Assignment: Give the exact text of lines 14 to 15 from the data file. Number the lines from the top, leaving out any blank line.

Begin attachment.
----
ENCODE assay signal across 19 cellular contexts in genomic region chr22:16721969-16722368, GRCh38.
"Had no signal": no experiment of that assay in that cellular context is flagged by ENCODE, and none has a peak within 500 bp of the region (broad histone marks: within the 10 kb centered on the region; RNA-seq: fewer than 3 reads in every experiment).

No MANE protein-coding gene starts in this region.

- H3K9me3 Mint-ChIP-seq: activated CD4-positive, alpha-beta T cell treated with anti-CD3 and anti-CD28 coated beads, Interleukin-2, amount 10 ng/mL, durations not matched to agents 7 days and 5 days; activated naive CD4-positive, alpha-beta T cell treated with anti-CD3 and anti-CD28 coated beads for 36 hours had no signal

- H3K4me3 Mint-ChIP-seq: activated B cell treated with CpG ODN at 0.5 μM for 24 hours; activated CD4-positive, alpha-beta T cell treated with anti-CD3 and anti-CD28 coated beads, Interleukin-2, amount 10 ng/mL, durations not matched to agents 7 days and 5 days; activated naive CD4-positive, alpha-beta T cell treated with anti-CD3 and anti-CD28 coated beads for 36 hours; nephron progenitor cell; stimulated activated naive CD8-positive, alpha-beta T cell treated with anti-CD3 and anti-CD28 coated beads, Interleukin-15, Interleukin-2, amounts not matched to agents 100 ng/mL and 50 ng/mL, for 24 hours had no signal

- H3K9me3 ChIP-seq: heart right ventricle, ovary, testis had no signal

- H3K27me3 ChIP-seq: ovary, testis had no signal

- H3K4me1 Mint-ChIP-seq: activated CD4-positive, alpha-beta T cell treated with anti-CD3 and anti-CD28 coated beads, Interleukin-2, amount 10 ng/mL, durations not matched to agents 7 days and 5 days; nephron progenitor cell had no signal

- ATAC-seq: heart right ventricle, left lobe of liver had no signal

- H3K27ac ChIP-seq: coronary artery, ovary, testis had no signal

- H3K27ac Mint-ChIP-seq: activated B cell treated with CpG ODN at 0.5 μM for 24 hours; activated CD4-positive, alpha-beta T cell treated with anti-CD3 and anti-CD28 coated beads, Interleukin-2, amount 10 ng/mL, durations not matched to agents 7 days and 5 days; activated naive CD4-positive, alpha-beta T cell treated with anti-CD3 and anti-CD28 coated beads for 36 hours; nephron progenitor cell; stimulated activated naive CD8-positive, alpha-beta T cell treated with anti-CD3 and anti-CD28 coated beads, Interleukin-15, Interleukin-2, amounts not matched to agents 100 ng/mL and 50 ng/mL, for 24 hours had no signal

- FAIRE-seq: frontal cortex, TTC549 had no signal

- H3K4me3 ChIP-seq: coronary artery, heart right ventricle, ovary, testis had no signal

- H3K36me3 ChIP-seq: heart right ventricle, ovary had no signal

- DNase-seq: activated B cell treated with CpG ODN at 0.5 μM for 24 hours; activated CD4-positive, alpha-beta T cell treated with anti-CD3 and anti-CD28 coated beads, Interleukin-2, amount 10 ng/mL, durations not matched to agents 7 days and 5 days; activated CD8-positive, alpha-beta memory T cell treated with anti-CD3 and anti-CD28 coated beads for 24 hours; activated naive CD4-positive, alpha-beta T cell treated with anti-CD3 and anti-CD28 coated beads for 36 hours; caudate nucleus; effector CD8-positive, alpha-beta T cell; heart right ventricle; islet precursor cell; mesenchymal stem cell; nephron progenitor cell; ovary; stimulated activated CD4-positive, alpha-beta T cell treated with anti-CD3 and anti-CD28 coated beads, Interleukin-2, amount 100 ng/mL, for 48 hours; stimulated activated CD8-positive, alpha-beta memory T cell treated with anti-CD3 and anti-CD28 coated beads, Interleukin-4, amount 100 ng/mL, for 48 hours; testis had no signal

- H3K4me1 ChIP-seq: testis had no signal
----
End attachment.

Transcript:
- H3K36me3 ChIP-seq: heart right ventricle, ovary had no signal

- DNase-seq: activated B cell treated with CpG ODN at 0.5 μM for 24 hours; activated CD4-positive, alpha-beta T cell treated with anti-CD3 and anti-CD28 coated beads, Interleukin-2, amount 10 ng/mL, durations not matched to agents 7 days and 5 days; activated CD8-positive, alpha-beta memory T cell treated with anti-CD3 and anti-CD28 coated beads for 24 hours; activated naive CD4-positive, alpha-beta T cell treated with anti-CD3 and anti-CD28 coated beads for 36 hours; caudate nucleus; effector CD8-positive, alpha-beta T cell; heart right ventricle; islet precursor cell; mesenchymal stem cell; nephron progenitor cell; ovary; stimulated activated CD4-positive, alpha-beta T cell treated with anti-CD3 and anti-CD28 coated beads, Interleukin-2, amount 100 ng/mL, for 48 hours; stimulated activated CD8-positive, alpha-beta memory T cell treated with anti-CD3 and anti-CD28 coated beads, Interleukin-4, amount 100 ng/mL, for 48 hours; testis had no signal